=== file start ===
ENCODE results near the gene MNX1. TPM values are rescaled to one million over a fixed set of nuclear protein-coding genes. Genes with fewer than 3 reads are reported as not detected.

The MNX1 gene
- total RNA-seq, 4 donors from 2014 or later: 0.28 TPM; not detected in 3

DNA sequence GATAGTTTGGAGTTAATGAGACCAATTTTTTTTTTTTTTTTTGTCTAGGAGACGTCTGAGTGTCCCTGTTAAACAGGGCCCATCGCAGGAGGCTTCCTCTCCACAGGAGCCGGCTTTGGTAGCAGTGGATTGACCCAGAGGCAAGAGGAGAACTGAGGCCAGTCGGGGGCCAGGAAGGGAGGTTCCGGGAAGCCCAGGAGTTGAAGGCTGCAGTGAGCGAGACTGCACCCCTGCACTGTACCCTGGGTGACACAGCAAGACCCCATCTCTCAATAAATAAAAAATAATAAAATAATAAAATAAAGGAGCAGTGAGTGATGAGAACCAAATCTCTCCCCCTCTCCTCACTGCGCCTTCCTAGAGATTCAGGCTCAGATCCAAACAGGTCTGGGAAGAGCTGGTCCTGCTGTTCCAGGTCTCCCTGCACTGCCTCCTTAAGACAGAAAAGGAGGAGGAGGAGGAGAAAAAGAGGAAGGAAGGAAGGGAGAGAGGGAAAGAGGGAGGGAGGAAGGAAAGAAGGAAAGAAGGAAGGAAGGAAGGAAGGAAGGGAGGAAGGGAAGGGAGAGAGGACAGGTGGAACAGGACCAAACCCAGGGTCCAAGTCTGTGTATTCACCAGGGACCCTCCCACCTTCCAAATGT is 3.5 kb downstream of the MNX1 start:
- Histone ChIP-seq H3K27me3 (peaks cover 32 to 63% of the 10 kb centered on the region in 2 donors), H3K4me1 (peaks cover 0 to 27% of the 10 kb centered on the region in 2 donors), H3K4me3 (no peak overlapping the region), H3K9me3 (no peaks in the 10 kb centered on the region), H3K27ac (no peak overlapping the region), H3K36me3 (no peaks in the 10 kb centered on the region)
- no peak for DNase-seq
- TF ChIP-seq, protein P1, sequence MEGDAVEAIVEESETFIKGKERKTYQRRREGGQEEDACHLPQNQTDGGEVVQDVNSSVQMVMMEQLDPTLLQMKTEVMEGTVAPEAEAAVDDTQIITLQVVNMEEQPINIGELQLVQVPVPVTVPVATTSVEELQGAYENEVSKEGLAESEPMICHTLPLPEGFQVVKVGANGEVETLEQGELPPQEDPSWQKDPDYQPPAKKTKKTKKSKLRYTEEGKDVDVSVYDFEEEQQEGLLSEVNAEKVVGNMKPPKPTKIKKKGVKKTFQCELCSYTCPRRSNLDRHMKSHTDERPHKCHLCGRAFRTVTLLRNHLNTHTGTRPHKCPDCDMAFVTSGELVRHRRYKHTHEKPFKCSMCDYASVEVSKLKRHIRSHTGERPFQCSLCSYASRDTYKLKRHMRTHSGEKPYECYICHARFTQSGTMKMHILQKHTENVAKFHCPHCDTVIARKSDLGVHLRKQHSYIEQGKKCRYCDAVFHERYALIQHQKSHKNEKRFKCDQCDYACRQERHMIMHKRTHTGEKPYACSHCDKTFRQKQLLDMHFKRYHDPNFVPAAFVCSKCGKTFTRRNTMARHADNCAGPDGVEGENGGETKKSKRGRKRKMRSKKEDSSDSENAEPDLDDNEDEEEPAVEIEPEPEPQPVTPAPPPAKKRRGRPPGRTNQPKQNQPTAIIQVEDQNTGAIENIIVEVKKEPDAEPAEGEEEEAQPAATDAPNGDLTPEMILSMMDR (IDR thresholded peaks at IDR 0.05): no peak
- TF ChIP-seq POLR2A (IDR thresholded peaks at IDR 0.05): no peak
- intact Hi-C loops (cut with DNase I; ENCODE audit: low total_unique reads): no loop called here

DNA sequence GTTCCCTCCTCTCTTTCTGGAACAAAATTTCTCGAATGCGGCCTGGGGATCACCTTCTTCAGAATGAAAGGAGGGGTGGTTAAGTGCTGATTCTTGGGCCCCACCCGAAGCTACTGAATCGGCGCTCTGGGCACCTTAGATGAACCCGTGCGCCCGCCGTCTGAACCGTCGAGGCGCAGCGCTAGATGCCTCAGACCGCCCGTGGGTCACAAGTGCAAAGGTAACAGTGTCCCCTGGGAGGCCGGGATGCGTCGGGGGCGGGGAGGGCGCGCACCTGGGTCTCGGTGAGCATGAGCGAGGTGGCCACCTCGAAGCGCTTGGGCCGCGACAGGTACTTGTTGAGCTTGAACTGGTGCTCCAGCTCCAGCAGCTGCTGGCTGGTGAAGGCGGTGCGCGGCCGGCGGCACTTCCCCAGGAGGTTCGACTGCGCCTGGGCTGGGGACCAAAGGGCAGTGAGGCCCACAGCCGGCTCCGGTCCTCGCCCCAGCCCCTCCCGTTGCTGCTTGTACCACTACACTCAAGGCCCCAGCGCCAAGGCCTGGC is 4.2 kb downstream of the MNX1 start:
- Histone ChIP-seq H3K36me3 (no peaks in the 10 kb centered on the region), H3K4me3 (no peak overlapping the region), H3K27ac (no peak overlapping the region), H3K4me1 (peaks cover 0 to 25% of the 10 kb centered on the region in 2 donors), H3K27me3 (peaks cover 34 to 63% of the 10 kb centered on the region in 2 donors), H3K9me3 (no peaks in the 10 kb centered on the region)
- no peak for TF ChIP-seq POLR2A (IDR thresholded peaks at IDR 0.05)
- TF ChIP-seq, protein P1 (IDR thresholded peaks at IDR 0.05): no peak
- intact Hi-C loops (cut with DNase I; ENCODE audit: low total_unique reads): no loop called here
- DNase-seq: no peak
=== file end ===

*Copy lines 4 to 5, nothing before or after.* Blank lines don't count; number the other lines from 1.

DNA sequence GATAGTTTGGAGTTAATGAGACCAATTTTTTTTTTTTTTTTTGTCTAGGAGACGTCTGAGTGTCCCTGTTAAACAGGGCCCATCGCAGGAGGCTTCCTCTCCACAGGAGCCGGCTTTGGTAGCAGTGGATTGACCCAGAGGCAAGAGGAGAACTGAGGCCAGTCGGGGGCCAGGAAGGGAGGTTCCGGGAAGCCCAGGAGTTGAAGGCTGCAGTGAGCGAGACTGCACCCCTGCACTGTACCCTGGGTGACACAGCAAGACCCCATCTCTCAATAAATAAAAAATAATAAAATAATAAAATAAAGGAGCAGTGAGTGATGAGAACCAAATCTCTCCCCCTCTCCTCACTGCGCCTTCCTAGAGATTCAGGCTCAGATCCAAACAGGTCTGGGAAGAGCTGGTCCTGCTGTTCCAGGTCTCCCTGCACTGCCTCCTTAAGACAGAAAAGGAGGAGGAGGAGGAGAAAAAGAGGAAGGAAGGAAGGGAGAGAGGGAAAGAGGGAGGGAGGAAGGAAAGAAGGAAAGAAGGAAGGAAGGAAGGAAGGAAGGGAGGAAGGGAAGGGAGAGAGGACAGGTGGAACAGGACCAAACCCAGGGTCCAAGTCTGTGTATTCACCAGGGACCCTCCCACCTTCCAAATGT is 3.5 kb downstream of the MNX1 start:
- Histone ChIP-seq H3K27me3 (peaks cover 32 to 63% of the 10 kb centered on the region in 2 donors), H3K4me1 (peaks cover 0 to 27% of the 10 kb centered on the region in 2 donors), H3K4me3 (no peak overlapping the region), H3K9me3 (no peaks in the 10 kb centered on the region), H3K27ac (no peak overlapping the region), H3K36me3 (no peaks in the 10 kb centered on the region)